Shared Notebooks & Project-Based Learning

On Monday, I participated in a Project-Based Learning (PBL) workshop led by Clif Mims. During one of our sessions, we were asked to role-play PBL with this assignment:

1. Collaborate with partners to research the debate of the H1N1 flu vaccine. Review trustworthy resources taking notes and keeping citations as you learn. (Driving Question/Scenario)

2. Develop a list of some arguments for or against the vaccine. (Data Collection)

3. Share as a class. (Data Analysis)

4. Create a persuasive presentation advocating your decision.(Communicate Findings)

My group of 5 other teachers began scouring the internet to find credible sources to support and defend our argument. In order to keep everything centrally located, I suggested we use a shared Evernote notebook. However, none of my other group members had Evernote accounts (and some are a little leery of the tech).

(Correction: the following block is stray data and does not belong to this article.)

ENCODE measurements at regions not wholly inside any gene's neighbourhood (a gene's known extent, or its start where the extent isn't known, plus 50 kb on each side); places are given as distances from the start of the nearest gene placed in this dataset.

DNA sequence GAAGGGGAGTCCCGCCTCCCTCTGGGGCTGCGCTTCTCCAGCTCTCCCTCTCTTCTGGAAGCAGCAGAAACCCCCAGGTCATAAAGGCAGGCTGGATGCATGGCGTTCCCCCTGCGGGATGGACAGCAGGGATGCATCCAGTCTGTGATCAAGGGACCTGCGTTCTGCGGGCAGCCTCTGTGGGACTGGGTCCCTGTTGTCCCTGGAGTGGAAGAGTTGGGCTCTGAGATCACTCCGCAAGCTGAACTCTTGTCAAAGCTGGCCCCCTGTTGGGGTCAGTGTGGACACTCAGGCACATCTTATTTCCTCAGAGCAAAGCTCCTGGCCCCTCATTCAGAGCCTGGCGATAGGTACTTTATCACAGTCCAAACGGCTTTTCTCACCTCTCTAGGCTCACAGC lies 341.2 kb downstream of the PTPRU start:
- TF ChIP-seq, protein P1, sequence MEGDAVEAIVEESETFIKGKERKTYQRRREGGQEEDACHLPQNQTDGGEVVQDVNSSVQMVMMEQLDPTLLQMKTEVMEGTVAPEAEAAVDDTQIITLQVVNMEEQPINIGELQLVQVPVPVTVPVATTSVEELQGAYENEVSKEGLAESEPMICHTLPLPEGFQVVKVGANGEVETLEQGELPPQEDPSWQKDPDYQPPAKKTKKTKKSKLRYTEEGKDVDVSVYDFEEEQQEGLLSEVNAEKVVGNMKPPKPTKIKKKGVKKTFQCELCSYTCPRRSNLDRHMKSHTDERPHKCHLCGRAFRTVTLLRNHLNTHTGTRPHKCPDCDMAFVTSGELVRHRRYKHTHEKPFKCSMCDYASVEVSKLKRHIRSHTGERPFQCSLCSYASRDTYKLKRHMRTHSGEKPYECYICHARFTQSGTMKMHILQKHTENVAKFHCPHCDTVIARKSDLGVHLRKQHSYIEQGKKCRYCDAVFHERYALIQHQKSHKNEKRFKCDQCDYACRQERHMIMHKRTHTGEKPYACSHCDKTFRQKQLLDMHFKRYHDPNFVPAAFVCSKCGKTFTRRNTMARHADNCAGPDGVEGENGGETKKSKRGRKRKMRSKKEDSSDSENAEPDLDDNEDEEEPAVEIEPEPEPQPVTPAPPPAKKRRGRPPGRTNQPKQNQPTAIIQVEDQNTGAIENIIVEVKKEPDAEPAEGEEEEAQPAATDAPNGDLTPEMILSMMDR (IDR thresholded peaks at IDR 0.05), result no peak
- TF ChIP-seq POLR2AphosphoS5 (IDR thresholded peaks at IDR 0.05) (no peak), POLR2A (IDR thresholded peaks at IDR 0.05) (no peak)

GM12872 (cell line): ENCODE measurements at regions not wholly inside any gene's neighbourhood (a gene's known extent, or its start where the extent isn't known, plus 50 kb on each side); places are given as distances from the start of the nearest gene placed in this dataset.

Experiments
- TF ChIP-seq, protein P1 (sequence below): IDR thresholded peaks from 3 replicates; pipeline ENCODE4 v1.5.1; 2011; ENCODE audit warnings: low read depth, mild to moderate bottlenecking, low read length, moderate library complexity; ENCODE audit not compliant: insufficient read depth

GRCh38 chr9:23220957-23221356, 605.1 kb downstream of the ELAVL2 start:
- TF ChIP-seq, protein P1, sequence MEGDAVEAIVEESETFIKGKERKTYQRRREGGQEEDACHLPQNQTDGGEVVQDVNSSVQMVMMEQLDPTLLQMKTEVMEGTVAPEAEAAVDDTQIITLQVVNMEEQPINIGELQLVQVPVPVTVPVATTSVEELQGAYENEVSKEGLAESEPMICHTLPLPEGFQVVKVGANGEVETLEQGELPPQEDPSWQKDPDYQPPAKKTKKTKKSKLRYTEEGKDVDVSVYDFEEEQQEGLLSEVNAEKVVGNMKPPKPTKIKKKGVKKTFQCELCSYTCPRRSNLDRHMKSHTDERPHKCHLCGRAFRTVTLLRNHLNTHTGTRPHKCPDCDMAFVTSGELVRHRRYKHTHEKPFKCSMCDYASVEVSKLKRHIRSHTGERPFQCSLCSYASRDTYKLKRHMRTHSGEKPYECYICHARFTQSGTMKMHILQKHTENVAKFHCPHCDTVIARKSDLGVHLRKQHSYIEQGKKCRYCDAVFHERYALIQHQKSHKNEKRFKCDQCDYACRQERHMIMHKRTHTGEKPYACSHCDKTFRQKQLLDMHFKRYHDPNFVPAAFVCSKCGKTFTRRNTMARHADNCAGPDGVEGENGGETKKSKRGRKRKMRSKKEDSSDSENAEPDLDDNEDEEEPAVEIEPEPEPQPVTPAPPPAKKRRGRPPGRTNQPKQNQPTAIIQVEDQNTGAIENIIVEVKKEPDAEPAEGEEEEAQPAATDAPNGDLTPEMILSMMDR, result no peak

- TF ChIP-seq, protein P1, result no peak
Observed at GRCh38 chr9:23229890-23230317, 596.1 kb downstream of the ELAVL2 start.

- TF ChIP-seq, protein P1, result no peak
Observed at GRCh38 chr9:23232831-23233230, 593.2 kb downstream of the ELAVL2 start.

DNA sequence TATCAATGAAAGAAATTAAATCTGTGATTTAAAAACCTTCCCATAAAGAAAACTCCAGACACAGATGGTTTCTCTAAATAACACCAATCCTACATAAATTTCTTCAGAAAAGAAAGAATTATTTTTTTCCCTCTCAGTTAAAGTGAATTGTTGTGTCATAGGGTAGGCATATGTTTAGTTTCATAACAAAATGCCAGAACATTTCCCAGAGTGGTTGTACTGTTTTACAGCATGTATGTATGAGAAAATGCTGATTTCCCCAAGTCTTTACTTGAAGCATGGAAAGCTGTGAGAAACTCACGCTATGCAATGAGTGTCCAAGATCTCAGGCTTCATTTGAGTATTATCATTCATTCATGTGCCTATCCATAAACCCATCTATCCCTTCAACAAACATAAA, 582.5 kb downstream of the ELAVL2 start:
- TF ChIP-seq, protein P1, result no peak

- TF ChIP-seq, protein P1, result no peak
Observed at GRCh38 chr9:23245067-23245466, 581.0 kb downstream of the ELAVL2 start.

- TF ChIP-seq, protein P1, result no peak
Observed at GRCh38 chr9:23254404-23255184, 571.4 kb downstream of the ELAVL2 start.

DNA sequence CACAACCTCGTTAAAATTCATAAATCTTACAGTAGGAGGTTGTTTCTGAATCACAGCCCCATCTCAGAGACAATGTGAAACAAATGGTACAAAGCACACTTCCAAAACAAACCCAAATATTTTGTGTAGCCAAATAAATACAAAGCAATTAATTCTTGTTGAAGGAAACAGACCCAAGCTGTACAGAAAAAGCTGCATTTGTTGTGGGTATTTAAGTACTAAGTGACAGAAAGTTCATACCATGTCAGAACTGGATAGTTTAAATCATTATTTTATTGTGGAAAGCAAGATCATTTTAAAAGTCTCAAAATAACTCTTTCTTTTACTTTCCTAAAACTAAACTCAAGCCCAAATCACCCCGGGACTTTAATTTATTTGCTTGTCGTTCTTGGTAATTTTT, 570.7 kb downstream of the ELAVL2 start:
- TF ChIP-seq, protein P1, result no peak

Here was my solution:

Using my iPad, I created a shared notebook and made a public link which I emailed to each group member. As they found good articles, they replied with the link and quotes/stats/information. I then forwarded the email to my Evernote account using my Evernote email address. Two teachers preferred handwriting their key facts and information, so when we were finished, I snapped a picture of those and added a note to our notebook.